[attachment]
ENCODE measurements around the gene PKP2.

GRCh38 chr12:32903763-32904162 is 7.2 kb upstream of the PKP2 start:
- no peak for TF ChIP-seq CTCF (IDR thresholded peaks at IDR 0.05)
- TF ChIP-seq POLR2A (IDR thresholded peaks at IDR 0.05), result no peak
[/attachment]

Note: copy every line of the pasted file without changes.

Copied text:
ENCODE measurements around the gene PKP2.

GRCh38 chr12:32903763-32904162 is 7.2 kb upstream of the PKP2 start:
- no peak for TF ChIP-seq CTCF (IDR thresholded peaks at IDR 0.05)
- TF ChIP-seq POLR2A (IDR thresholded peaks at IDR 0.05), result no peak